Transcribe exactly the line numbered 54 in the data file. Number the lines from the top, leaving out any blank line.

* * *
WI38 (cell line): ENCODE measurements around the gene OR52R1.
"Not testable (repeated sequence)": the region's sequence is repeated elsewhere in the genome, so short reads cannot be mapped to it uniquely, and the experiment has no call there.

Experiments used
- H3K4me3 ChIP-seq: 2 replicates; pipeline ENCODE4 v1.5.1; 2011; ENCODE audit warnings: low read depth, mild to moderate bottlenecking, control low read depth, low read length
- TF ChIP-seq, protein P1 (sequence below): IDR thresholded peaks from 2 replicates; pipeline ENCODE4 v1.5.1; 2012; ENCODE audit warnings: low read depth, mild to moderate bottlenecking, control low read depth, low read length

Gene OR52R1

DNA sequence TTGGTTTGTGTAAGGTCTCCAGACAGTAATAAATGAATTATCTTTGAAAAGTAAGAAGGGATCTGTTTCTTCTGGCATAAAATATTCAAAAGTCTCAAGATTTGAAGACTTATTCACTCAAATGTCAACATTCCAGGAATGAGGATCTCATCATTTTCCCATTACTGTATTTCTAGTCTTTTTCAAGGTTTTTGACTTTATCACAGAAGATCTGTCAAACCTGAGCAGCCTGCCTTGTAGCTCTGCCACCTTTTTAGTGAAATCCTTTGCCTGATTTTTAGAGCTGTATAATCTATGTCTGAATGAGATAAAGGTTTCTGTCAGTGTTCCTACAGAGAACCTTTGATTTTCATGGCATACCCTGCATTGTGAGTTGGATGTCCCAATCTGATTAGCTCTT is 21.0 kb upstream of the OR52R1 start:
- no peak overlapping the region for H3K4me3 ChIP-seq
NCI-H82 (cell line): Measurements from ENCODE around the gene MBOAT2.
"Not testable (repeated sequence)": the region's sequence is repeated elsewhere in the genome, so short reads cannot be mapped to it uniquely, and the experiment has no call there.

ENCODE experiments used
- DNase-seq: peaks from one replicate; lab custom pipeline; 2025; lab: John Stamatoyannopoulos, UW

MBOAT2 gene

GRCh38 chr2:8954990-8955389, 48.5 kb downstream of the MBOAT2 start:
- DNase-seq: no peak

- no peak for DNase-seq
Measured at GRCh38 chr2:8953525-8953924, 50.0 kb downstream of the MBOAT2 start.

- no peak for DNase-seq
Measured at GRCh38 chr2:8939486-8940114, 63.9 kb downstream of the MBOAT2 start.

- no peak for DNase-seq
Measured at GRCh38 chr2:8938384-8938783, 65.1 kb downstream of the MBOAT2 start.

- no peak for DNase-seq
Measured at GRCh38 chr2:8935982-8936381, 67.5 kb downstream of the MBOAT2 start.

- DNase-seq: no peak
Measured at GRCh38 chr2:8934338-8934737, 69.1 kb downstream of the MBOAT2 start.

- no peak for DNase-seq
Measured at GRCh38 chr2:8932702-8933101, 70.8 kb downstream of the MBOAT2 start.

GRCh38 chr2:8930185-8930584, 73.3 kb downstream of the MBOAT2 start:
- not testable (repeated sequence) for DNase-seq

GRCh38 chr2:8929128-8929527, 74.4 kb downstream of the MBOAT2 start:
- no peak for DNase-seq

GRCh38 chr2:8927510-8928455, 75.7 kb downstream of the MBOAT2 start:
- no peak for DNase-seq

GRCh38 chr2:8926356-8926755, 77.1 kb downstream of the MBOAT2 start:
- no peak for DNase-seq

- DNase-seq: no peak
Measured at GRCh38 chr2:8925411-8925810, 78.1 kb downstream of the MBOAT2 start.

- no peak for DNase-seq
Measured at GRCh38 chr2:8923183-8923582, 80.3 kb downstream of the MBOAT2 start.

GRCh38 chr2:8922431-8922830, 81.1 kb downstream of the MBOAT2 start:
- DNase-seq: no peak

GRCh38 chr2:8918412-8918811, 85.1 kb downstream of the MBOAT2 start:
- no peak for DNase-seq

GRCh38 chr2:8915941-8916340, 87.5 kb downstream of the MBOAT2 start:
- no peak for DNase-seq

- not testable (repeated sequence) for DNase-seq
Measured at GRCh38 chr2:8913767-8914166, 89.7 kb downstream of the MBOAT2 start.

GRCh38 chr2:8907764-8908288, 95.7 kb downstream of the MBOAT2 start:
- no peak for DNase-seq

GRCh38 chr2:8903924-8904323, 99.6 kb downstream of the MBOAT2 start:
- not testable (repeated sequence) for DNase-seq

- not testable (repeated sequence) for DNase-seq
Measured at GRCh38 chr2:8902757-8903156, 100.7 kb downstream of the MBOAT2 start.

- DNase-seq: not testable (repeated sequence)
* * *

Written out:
- DNase-seq: not testable (repeated sequence)